New York City-based photographer Courtney Garvin (see images above and below) has work from her In These Clasped Hands portfolio featured on AINT-BAD Magazine, here.
Garvin grew up in New York but she was born in South Carolina.
That, and her work in this portfolio, make clear that she is at heart a Southern photographer.
Garvin says of this work that "In These Clasped Hands looks at generational experiences, race, and community in a multifaceted Black life."
But, as often happens in the American South, history caught up with her.
As Garvin puts it, "after the Mother Emanuel Church shooting, the burning of several Black churches throughout the South, the continuous killings of unarmed Black women, men, and children, and being chased down a secluded dirt road by men on ATVs, the focus of the project changed."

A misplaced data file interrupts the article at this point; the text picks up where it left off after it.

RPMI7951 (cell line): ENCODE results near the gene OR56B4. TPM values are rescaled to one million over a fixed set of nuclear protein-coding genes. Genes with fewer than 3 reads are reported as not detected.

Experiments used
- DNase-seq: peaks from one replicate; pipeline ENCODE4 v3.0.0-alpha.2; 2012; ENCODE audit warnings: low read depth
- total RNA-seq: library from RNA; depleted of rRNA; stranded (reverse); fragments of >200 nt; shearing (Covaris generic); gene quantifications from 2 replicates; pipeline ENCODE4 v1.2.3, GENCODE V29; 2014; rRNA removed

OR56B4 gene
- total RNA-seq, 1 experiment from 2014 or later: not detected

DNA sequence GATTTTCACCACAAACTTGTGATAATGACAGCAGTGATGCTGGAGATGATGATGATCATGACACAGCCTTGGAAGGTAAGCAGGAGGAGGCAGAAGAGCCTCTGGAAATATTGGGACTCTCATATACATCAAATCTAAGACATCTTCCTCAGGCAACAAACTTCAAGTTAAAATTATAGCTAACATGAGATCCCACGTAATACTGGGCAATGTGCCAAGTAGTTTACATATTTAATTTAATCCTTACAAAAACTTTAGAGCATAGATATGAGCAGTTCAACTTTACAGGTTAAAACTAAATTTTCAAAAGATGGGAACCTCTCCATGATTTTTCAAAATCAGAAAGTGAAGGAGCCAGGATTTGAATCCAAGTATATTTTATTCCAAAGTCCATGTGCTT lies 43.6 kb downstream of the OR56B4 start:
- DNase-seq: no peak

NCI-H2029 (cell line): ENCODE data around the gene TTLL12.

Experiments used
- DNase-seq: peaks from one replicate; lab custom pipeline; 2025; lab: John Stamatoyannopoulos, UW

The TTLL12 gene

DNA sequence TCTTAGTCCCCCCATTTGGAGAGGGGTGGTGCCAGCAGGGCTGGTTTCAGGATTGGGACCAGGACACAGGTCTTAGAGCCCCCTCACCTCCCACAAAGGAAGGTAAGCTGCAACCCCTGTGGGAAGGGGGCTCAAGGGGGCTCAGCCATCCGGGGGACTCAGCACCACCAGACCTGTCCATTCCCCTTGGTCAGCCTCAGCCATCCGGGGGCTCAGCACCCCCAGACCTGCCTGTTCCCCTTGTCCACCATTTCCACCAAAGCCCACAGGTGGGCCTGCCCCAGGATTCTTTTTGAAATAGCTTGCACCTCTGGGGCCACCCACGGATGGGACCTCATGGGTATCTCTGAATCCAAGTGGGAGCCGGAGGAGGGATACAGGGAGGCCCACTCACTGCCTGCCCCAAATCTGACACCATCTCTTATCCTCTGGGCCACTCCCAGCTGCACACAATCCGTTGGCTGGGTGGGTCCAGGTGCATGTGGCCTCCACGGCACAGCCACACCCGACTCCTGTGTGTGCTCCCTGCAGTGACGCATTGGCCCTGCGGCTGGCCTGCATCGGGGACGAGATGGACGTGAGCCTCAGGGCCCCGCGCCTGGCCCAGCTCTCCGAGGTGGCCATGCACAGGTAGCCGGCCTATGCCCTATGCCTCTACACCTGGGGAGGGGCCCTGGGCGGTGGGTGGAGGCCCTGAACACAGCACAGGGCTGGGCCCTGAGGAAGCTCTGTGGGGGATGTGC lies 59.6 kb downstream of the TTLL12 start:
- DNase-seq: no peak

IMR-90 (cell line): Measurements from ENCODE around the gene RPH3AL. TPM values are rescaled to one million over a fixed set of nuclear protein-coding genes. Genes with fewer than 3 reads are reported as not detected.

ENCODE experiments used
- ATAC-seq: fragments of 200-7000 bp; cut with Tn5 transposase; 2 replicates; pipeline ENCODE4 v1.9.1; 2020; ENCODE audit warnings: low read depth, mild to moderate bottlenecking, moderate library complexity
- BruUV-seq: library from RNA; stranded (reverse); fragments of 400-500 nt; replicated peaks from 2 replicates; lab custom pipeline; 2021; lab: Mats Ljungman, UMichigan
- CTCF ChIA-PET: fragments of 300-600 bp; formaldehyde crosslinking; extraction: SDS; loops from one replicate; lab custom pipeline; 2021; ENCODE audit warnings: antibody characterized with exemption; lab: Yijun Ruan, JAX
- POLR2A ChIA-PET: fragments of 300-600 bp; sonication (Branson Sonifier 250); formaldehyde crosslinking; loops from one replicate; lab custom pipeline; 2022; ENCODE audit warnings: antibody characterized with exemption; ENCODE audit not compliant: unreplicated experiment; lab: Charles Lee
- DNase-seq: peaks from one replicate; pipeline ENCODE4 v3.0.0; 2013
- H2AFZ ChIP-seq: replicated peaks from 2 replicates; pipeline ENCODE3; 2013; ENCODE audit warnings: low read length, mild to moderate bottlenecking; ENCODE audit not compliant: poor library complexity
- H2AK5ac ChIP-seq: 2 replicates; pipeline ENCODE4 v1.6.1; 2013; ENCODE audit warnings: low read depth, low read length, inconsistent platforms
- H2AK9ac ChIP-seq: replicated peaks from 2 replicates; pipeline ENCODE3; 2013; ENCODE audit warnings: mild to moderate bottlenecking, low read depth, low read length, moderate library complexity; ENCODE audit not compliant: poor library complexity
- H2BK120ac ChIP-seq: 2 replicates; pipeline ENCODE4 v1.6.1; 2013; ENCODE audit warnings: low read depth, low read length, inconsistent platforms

Garvin's work explores fundamental aspects of Southern history and culture -- that is, in "family histories, memory, storytelling," and, I might add, religion and race and the lived experiences of Southern culture.
Congratulations to Garvin for finding ways to make meaning of yet another dark time in Southern history.
Garvin is definitely a Southern photographer we will watch out for.